Wednesday 29 April 2020 5:46 pm

Coronavirus: UK pledges £1.65bn to international vaccine alliance

The UK will donate £1.65bn over the next five years to the Global Alliance for Vaccines and Immunisation (Gavi) to aid the search for a coronavirus vaccine.

Foreign secretary Dominic Raab announced at today’s press briefing that the UK would give £330m a year for the next five years to Gavi.

Read more: Oxford University’s coronavirus vaccine trials to start Thursday

The UK had previously donated around £300m to the cause of finding a Covid-19 vaccine, making it one of the largest worldwide donors.

“We seek to come up with a vaccine both to protect the British people, but also to help immunise millions of the poorest and most vulnerable people around the world,” he said.

It comes after health secretary Matt Hancock announced last week that a team of Oxford University scientists were about to start clinical trials on a potential coronavirus vaccine.

Read more: UK becomes biggest donor in race to find coronavirus vaccine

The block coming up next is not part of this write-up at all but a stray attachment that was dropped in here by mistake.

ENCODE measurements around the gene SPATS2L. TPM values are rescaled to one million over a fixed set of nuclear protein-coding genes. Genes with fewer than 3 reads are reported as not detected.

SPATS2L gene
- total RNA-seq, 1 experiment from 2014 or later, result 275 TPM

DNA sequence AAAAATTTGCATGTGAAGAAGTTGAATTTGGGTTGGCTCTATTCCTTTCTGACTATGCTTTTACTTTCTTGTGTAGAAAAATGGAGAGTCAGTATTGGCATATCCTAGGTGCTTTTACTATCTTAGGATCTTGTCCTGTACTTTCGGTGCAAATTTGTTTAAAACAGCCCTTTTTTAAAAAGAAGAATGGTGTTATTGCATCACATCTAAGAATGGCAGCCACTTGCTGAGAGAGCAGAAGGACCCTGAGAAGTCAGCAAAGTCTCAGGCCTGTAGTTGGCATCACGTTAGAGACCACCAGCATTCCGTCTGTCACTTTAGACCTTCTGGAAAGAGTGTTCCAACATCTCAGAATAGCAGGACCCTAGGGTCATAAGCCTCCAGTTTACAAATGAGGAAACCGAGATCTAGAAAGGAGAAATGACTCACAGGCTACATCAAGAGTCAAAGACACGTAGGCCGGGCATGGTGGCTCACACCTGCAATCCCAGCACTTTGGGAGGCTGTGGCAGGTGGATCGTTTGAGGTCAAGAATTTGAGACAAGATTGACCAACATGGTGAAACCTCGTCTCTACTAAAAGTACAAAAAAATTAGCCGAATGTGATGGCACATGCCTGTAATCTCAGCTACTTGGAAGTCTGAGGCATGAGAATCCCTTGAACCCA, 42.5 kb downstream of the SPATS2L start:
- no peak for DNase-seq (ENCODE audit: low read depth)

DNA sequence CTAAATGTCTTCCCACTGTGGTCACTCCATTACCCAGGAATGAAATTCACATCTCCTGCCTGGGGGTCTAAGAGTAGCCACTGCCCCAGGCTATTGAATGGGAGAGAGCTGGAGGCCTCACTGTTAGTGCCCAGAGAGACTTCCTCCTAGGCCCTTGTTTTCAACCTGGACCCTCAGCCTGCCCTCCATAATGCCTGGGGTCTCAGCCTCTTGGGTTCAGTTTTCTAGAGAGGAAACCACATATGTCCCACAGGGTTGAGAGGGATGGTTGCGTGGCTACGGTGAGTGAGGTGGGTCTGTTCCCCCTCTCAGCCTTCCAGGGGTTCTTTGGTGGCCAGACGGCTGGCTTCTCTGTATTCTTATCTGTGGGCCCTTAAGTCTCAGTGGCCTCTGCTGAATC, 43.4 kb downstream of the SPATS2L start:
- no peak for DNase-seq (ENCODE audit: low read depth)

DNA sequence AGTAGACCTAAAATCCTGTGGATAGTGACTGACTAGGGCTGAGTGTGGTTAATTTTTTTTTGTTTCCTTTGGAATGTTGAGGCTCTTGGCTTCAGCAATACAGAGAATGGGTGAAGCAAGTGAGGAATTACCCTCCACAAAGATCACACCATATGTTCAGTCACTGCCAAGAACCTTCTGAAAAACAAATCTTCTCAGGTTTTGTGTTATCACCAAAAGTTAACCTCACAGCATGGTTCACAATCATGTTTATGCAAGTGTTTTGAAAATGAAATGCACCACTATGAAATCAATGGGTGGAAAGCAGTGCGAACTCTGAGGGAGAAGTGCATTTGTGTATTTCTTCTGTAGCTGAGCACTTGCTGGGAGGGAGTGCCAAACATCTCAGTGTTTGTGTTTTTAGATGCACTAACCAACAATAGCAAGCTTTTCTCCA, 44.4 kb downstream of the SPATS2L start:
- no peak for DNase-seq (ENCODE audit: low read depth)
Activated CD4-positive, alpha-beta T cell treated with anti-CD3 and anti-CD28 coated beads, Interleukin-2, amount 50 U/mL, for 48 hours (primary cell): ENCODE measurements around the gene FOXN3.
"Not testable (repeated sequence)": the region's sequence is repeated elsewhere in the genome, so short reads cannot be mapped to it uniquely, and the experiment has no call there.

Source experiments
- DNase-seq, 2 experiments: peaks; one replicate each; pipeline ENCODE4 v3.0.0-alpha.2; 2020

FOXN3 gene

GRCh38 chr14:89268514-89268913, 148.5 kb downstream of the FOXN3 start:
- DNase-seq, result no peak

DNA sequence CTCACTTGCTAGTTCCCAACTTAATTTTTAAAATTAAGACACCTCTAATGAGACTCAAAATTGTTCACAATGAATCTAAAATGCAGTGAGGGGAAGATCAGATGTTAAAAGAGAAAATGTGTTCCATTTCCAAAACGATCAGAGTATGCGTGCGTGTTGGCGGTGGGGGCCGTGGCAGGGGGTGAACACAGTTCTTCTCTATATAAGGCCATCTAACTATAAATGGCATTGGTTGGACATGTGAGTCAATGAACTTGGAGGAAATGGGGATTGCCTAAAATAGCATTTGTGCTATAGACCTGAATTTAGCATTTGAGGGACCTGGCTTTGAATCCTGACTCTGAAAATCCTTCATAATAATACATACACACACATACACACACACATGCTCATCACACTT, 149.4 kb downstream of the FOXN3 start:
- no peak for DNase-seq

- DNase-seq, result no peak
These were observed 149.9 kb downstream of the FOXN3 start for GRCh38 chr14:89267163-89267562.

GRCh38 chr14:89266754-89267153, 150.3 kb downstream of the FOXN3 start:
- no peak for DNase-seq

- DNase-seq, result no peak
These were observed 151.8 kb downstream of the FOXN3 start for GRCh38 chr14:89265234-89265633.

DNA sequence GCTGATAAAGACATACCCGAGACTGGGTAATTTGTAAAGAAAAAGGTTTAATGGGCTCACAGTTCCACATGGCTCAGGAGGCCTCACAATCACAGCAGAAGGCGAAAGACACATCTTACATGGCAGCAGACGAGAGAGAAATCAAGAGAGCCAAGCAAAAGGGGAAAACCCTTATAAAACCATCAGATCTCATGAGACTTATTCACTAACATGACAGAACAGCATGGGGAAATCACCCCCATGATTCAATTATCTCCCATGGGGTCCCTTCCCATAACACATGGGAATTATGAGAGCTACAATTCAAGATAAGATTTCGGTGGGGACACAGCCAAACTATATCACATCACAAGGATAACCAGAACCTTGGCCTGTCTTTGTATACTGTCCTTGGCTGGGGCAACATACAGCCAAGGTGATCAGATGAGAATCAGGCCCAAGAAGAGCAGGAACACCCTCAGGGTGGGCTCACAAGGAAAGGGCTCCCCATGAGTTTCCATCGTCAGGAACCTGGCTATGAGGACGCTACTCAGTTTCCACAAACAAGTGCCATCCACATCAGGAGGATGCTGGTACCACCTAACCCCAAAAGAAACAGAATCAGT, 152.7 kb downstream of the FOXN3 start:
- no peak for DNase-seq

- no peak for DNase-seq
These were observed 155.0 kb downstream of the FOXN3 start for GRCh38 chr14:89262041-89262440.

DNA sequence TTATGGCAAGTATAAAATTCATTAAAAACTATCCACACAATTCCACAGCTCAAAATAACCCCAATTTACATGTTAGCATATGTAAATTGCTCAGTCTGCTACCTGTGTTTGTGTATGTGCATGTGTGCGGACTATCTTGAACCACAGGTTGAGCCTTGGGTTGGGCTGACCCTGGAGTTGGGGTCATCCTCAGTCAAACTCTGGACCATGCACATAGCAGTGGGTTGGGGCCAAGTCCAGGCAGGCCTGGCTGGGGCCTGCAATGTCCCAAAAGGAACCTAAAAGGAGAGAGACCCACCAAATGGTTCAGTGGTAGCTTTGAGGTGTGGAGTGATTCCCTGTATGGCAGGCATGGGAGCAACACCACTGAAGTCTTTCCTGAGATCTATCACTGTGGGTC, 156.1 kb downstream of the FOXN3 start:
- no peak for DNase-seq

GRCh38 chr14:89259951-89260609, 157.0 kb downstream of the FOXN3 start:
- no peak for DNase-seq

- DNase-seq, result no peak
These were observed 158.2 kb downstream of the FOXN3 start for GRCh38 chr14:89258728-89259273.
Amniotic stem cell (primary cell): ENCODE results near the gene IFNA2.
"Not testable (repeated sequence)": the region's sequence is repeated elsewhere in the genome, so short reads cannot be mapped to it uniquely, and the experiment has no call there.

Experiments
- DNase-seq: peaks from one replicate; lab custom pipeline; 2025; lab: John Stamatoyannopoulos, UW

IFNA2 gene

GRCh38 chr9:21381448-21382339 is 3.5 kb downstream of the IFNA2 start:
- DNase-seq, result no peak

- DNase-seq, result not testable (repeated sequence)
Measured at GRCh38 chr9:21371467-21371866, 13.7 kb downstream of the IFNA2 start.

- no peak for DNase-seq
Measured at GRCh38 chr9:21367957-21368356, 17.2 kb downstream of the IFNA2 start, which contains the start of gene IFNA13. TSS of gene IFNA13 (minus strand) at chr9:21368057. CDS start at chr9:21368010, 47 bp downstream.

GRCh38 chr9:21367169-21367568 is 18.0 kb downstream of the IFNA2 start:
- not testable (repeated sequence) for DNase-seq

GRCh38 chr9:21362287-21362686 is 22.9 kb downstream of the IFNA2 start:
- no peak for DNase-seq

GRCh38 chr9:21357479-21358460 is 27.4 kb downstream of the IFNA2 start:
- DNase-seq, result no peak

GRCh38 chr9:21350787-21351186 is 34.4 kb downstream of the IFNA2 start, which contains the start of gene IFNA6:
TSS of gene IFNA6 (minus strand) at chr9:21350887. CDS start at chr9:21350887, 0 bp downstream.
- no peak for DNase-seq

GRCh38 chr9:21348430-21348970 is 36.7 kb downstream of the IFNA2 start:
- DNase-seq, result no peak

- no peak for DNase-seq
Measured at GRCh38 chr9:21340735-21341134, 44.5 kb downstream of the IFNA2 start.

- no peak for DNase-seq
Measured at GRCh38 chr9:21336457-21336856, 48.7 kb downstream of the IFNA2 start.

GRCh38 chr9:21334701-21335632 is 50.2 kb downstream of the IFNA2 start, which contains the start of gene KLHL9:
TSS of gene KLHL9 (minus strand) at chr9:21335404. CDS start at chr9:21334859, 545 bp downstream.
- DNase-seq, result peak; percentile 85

The government has given £20m to the university to fund the trial, while also handing out a further £22.5m to Imperial College for its vaccine research.

Hancock said the two teams were “two of the leading vaccine developments taking place” in the world.

He said: “The best way to defeat coronavirus is through a vaccine, after all this is a new disease, this is uncertain science but I am certain we will throw everything we’ve got at developing a vaccine.

“I can announce the vaccine from the Oxford trial will be trialled in people from this Thursday.

“In normal times reaching this stage would take years – I’m very proud of the work taken so far.”

Chief Medical Officer Chris Whitty said last week that the probability of having a vaccine ready to distribute and administer widely this year was very small.

Read more: Chris Whitty: Social distancing measures likely in place until next year

“The exit from this is going to be one of two things – a highly effective vaccine…or highly effective drugs, so people stop dying of this disease even if they catch it,” Whitty said.

“Until that point – the probability of having those any time in the next calendar year are incredibly small – we’re going to have to rely on other social measures which are of course are very socially disruptive.

Share: